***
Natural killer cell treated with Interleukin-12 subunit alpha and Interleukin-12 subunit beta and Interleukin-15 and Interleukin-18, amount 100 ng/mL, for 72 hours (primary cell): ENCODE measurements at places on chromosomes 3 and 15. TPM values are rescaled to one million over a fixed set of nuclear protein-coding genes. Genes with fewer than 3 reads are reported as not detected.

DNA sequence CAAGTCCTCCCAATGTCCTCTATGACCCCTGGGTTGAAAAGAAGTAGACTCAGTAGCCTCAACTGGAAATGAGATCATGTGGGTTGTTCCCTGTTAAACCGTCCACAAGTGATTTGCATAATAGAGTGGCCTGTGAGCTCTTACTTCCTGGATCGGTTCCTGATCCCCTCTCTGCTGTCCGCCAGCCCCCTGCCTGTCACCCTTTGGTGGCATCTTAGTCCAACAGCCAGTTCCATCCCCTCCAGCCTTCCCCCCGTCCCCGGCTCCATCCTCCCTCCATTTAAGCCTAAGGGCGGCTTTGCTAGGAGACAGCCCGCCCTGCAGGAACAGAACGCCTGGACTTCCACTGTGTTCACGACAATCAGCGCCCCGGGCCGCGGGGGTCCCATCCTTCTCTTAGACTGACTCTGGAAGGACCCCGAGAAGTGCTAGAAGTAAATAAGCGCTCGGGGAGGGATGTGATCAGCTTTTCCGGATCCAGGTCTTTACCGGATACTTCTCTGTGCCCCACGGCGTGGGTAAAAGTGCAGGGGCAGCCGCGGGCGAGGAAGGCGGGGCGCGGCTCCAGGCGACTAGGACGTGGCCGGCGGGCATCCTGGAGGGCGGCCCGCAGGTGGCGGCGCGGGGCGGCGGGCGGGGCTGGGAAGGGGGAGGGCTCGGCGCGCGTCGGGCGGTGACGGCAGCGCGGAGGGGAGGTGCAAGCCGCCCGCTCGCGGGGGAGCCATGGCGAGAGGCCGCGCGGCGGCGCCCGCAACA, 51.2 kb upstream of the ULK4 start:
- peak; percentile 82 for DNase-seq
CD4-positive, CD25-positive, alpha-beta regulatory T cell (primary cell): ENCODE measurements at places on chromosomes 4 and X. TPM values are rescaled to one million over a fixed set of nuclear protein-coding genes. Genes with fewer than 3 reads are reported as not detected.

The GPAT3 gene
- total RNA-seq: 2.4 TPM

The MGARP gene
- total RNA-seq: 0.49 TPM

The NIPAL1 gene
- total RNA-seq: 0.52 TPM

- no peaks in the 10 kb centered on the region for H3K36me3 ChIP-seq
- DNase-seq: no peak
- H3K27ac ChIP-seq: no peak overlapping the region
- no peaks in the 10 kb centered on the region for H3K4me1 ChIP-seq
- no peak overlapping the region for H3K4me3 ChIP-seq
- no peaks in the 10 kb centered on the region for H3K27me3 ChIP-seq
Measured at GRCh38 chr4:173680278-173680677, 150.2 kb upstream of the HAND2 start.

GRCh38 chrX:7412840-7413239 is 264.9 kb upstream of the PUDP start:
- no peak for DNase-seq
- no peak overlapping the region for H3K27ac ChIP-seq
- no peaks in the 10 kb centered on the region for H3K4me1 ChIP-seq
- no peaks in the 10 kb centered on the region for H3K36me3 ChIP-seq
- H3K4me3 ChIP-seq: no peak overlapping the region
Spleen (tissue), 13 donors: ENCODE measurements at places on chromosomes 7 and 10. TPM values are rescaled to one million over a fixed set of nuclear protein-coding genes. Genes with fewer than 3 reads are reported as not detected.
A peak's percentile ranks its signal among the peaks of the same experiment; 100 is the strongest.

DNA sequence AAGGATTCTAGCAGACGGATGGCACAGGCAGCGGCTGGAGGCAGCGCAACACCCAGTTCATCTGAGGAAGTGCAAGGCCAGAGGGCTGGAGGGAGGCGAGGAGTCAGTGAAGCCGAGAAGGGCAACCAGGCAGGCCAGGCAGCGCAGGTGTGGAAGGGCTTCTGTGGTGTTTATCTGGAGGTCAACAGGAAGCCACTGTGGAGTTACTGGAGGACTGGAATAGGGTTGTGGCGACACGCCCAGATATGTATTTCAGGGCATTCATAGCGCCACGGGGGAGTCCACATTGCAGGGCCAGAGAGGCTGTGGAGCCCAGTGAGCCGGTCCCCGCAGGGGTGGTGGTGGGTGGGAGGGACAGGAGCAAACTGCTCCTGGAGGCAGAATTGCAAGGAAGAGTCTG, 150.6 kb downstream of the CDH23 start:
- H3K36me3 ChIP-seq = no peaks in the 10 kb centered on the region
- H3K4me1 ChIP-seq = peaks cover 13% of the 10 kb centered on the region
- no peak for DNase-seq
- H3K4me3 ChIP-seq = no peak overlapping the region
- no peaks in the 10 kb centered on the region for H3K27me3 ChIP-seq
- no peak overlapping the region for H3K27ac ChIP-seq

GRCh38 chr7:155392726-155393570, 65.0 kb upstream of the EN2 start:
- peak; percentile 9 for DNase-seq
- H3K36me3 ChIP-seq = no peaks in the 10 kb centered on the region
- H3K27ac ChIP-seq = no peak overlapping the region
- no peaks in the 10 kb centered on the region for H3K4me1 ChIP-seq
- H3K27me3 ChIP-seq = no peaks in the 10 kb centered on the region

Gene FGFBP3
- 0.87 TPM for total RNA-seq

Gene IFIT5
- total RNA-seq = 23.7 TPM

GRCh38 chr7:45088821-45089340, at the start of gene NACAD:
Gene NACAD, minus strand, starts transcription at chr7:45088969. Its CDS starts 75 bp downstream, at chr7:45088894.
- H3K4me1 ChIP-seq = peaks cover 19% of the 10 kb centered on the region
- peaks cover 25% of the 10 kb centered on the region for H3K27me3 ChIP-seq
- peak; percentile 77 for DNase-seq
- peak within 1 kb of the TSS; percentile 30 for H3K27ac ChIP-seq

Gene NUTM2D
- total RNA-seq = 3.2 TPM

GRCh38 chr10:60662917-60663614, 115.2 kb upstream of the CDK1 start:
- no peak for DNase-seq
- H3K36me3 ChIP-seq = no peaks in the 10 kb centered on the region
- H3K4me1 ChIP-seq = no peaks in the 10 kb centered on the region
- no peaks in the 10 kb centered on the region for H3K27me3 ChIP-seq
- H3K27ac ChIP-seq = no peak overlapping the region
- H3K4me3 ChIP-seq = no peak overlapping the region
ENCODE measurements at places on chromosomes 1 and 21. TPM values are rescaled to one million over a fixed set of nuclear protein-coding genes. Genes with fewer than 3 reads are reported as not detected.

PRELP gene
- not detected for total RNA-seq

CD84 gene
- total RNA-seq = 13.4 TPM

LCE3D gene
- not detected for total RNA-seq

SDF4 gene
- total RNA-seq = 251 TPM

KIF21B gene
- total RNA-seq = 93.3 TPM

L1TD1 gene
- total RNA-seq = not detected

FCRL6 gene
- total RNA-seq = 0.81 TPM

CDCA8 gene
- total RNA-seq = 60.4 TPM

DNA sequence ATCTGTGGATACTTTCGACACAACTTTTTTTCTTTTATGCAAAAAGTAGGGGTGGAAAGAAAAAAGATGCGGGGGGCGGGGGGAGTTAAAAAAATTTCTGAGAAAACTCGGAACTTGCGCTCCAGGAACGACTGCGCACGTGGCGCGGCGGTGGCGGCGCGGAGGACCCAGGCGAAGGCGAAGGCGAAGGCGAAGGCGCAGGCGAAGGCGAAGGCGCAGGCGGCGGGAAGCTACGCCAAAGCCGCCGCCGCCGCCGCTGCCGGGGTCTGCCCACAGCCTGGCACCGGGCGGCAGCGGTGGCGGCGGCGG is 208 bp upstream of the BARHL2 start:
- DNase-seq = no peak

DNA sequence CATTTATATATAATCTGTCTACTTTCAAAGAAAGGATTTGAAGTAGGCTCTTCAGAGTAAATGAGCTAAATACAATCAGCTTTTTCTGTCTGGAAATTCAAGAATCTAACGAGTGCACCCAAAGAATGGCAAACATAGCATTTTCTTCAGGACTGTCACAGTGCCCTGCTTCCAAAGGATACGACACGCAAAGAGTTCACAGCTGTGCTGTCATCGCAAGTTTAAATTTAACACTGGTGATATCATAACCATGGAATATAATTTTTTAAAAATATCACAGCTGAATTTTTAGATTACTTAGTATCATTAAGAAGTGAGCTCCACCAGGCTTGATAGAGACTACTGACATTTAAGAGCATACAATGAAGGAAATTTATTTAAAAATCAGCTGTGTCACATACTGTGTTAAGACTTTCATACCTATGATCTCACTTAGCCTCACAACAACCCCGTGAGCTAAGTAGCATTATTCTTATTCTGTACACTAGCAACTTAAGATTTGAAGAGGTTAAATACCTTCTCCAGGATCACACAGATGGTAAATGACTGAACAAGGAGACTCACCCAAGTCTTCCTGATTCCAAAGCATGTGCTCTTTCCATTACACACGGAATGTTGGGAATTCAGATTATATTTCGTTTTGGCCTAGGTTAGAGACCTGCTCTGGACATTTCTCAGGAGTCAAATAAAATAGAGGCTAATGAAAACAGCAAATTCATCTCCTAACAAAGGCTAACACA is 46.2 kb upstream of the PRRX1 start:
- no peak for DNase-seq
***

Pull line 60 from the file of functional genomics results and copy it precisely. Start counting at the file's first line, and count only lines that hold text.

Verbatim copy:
- not detected for total RNA-seq